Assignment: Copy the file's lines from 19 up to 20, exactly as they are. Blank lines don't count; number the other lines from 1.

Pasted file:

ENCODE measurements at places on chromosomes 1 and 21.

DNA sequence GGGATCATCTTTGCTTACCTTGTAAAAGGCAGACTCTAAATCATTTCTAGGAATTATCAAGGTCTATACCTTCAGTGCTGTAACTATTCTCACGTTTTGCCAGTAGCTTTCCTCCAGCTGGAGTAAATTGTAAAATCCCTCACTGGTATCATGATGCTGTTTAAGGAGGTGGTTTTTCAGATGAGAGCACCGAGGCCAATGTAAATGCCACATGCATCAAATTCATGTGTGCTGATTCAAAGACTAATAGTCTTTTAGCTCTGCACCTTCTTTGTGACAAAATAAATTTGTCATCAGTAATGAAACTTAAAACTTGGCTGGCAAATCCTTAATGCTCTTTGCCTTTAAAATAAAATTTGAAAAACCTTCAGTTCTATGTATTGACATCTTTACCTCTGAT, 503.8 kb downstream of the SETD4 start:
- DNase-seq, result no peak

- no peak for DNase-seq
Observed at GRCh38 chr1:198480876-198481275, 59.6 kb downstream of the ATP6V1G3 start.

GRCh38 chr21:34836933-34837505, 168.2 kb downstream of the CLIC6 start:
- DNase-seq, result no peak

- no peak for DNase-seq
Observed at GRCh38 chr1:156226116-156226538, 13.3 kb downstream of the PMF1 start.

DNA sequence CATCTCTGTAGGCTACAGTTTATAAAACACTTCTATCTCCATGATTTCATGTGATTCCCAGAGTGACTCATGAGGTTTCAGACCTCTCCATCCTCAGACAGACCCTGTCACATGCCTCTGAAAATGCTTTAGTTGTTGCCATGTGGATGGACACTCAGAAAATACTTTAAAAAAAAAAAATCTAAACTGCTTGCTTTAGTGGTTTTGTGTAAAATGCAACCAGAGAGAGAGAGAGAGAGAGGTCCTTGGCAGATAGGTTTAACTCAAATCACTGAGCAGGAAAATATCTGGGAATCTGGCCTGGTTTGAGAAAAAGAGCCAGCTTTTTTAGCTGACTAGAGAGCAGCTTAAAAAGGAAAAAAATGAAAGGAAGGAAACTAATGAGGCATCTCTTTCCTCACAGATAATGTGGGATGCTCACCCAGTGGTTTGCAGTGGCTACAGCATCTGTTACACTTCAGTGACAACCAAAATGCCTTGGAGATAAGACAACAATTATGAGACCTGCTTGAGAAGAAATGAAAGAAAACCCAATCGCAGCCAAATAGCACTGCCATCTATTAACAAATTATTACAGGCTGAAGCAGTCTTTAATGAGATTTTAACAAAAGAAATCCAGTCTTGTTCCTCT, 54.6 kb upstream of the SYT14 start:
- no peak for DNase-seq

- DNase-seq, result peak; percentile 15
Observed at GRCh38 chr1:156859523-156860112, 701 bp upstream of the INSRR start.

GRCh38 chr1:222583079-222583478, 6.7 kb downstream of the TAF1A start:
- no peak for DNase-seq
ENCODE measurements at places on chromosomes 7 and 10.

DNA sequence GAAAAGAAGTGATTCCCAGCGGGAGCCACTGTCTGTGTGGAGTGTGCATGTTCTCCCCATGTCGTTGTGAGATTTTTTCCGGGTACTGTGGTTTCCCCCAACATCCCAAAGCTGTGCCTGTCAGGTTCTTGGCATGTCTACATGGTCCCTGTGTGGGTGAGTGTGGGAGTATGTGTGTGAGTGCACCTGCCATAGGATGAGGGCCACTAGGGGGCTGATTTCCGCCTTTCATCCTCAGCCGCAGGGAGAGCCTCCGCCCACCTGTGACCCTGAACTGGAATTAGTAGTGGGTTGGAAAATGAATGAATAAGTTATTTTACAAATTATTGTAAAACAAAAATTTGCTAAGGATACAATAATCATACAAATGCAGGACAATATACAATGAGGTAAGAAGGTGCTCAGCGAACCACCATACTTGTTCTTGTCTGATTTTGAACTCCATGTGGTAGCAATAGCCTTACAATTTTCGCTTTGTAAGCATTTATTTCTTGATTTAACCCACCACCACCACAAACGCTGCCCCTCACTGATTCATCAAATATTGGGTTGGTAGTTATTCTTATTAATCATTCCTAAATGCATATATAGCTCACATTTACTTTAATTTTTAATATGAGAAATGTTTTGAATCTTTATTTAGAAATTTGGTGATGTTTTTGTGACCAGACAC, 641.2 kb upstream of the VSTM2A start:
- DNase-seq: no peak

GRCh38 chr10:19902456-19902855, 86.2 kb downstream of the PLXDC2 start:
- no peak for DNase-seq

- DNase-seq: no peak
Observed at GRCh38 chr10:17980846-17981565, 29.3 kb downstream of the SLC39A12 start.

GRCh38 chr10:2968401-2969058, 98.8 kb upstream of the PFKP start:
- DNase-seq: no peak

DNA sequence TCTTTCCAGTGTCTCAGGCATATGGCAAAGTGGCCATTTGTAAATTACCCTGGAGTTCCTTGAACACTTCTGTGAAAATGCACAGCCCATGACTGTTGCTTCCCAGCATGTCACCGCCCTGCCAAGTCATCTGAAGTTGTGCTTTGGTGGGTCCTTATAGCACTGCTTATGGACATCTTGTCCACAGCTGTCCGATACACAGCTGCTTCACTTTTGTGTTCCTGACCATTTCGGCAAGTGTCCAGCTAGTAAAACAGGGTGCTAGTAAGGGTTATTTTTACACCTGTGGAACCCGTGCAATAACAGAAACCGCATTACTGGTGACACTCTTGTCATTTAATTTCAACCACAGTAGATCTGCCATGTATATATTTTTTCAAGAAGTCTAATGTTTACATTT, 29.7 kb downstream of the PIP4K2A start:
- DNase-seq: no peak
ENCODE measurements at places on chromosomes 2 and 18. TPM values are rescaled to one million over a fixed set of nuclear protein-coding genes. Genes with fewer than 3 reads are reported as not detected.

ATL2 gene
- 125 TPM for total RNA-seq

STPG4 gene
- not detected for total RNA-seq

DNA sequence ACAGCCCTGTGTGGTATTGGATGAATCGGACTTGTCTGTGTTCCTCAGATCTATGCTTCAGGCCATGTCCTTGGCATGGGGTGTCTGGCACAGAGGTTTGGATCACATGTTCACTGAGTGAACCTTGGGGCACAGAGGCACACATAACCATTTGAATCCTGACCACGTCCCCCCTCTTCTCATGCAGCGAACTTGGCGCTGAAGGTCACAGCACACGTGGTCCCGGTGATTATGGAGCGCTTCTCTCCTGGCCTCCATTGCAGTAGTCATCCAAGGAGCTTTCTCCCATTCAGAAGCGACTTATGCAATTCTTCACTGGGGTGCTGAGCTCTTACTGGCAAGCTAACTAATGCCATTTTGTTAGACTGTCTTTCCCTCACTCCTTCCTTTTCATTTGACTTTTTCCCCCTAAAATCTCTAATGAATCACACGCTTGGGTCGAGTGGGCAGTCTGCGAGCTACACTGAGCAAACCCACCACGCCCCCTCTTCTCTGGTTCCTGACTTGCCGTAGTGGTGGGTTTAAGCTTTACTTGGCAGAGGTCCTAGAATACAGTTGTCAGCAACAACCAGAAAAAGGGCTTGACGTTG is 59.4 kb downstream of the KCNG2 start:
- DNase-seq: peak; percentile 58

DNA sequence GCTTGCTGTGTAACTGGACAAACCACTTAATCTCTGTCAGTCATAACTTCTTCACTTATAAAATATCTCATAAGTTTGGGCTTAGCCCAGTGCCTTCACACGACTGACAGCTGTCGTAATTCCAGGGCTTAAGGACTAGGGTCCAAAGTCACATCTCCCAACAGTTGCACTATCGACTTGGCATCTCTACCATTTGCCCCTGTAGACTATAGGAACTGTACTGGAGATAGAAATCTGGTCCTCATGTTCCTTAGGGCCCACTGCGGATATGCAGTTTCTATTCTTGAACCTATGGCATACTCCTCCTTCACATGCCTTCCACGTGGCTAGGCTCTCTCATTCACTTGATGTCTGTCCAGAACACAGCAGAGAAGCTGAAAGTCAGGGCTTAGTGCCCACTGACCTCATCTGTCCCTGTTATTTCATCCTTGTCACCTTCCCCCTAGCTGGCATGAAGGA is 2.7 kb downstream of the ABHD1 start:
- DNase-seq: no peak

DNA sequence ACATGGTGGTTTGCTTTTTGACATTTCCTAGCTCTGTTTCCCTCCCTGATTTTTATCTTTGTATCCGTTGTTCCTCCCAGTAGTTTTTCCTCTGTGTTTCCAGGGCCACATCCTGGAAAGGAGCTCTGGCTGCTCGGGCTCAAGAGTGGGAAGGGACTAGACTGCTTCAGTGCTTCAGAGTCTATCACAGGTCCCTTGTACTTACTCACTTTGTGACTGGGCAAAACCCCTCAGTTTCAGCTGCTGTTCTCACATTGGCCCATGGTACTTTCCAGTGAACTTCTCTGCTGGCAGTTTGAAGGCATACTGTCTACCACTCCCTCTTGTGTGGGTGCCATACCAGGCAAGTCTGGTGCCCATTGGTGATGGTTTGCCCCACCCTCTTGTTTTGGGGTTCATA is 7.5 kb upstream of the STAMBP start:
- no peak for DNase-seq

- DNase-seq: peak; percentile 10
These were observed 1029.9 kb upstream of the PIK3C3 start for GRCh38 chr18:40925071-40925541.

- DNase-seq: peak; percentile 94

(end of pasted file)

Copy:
GRCh38 chr10:19902456-19902855, 86.2 kb downstream of the PLXDC2 start:
- no peak for DNase-seq